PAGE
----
I've discovered that some traditional rumors are false. Surgeons are supposed to be very difficult to consult and intimidating to talk to. But I've found that if you know the basics of your patient, and have a legitimate question, they are fine. The tough ones to consult are neurologists, or cardiologists. Surgeons basically want to hear "belly pain, blood in rectum, pulse." Cardiologists want all sorts of labs, and an exquisitely detailed accounting of the nature of chest pain before they deign to descend to the ER. At least in my experience. And this is from someone who wants to do cardiology. And neurologists? Oh, boy.
About ten days ago I consulted neurology for the first time in this hospital. The patient in question was experiencing severe pain in her hands, in a median nerve distribution. The pain had come on quickly, with no inciting event, and my attending and I were at a loss to explain it. She was a bit hyperreflexic on one side, at least in the large tendons, though I didn't check the Babinski reflex. (more on that later) She had no surgeries, no neck pain, no trauma. X-rays showed no fracture. Lab values all normal, except for an elevated ESR. The pain was, in the patient's words, as bad as labor pain. As she was crying and rocking back and forth while cradling her arms, I believed her.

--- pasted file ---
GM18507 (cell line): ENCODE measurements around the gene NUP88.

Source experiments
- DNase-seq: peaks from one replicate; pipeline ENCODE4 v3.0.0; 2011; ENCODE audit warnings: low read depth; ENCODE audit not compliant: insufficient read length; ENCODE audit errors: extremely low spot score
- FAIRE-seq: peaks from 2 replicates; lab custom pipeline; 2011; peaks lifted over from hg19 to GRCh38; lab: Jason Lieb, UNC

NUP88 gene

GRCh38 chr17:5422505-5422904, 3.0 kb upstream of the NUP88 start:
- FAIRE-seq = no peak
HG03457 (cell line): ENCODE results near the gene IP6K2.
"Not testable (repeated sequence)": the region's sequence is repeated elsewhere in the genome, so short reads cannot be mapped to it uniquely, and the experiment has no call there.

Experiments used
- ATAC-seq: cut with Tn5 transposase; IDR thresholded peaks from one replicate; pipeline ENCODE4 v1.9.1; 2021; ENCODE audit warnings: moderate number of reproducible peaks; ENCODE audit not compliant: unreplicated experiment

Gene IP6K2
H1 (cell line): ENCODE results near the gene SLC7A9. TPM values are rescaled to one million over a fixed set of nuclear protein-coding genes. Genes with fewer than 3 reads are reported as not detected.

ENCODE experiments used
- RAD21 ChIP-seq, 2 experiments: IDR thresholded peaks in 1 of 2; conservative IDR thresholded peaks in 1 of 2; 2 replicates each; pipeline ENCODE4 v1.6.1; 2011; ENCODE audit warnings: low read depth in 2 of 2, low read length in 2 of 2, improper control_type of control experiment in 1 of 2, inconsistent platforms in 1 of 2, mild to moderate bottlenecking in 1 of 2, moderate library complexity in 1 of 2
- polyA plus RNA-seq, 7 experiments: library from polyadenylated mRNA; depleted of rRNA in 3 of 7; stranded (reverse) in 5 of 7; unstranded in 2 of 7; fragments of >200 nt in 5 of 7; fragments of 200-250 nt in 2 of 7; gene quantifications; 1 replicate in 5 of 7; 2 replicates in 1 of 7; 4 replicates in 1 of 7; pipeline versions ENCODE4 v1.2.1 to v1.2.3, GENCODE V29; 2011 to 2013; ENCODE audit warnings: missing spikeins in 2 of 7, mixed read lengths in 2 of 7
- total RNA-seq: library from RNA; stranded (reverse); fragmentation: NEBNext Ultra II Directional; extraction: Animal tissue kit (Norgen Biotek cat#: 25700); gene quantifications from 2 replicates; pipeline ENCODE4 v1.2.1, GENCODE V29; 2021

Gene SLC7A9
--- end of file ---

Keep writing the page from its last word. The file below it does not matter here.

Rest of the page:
At this point, I wanted to call rheumatology. There was some distal clubbing, and I was ready to start a scleroderma workup, but my attending wanted a neurology consult first. So I called the neurologist, and gave him my presentation.
I got reamed. The neurologist was not, to put it mildly, having a good day. The first words out of his mouth were "tell me a story and get in line." And at every point in my presentation, he either swore under his breath, or rattled off lists of obscure eponymous neurological tests that I should have performed. When I stated that the patient was bit hyperreflexic, but that I hadn't checked her Babinski, he reached boiling point. He spat something about "this case being completely inappropriate for an ER consult," and then got very silent. I finished my presentation quickly and asked if he had any questions, and received the reply "nothing pertinent!" When he got into the ER (seven hours later), he didn't speak a word, even to the attending, saw the patient, wrote admission orders, and disappeared. I still have no idea what he thought the patient had, and I thought this was one point at which I probably ought not let curiosity guide my actions.
This is my chiefest frustration with emergency room medicine. The concern is, in the words of one of my attendings, "to make sure the patient doesn't have the five worst case scenarios possible with his symptoms." Often, it isn't even that many. Once we rule out the two or three quickly diagnosable possibilities, we move the patient either back to the street or upstairs, where the real problem solving begins.
Obviously, I'm not destined for the ER. Good thing I matched to internal medicine, eh?